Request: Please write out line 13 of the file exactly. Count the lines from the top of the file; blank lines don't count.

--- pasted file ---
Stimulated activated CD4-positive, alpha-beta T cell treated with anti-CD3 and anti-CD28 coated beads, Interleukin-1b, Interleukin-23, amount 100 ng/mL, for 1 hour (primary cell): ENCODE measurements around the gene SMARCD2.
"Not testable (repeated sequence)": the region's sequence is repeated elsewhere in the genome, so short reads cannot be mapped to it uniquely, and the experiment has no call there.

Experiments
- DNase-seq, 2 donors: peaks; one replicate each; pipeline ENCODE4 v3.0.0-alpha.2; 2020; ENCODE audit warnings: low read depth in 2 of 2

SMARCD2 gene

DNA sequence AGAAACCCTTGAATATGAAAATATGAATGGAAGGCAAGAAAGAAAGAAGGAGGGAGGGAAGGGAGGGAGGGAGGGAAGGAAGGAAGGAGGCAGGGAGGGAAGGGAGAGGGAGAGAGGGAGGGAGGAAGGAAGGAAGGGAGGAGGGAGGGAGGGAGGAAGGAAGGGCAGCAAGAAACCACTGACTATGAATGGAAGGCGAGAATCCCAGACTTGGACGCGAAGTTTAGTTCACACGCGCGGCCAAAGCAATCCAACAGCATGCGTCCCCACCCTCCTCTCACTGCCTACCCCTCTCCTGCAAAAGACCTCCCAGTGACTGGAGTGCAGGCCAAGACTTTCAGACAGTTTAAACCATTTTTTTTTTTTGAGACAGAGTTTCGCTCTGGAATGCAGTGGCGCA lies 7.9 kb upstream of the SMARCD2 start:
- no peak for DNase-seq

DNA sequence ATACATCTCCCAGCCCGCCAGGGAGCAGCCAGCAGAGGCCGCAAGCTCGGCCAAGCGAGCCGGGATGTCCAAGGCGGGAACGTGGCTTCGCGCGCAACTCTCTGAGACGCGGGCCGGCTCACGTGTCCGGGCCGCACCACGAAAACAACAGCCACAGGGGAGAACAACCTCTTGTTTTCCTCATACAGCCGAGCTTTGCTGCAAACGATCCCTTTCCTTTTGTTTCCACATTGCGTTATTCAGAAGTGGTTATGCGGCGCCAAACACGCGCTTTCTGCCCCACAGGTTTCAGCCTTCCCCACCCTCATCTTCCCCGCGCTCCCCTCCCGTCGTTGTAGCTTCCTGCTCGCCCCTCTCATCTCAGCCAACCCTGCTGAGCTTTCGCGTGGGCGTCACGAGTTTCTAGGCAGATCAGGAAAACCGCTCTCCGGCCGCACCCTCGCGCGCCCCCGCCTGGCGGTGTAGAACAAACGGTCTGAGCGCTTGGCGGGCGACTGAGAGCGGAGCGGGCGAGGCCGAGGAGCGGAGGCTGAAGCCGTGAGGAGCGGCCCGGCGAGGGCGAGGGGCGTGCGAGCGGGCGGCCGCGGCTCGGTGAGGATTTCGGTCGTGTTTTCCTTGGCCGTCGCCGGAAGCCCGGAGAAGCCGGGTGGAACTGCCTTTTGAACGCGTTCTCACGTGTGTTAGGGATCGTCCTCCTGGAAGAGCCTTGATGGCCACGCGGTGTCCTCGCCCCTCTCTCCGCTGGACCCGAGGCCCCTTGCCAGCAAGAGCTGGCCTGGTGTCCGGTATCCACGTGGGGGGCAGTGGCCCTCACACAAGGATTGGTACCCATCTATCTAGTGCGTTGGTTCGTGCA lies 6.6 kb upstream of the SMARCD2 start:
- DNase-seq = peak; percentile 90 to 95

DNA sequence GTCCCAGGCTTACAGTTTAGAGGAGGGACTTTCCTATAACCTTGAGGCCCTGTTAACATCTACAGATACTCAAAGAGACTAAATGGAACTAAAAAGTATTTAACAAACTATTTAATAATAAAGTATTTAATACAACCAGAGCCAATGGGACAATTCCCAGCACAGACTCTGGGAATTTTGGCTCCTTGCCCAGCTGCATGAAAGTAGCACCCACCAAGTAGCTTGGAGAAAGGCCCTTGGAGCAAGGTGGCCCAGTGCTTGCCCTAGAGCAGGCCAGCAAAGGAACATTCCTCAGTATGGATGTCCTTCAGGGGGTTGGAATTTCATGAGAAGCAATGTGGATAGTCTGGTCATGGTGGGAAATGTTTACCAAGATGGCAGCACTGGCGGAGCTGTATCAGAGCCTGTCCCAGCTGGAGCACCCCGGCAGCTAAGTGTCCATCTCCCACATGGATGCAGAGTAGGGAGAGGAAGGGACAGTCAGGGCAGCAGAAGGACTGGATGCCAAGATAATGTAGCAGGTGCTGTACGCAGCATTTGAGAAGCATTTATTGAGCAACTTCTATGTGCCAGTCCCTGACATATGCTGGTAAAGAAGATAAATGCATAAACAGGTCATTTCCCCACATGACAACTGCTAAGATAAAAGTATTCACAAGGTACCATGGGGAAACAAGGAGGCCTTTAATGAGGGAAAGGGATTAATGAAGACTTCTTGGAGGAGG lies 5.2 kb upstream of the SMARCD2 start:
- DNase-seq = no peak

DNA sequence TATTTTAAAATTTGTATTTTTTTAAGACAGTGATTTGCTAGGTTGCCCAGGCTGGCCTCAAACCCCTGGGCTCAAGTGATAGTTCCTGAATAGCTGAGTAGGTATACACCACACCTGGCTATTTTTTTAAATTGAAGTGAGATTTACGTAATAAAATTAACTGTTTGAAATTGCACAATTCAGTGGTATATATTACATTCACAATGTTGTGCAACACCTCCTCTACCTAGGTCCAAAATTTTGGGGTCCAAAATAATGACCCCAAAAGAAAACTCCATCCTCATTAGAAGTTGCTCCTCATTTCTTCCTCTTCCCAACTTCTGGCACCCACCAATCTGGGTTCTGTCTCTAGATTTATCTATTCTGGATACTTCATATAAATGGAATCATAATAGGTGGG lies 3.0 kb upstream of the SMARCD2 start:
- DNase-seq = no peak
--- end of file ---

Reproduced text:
- DNase-seq = no peak